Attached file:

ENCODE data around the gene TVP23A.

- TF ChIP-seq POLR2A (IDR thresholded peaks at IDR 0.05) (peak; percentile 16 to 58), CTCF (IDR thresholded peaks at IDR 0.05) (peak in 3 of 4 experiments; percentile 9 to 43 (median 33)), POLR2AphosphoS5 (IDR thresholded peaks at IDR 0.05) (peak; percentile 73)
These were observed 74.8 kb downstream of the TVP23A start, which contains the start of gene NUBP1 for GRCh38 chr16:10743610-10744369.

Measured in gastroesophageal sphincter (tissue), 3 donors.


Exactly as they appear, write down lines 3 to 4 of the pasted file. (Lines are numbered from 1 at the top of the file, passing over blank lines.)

These were observed 74.8 kb downstream of the TVP23A start, which contains the start of gene NUBP1 for GRCh38 chr16:10743610-10744369.

Measured in gastroesophageal sphincter (tissue), 3 donors.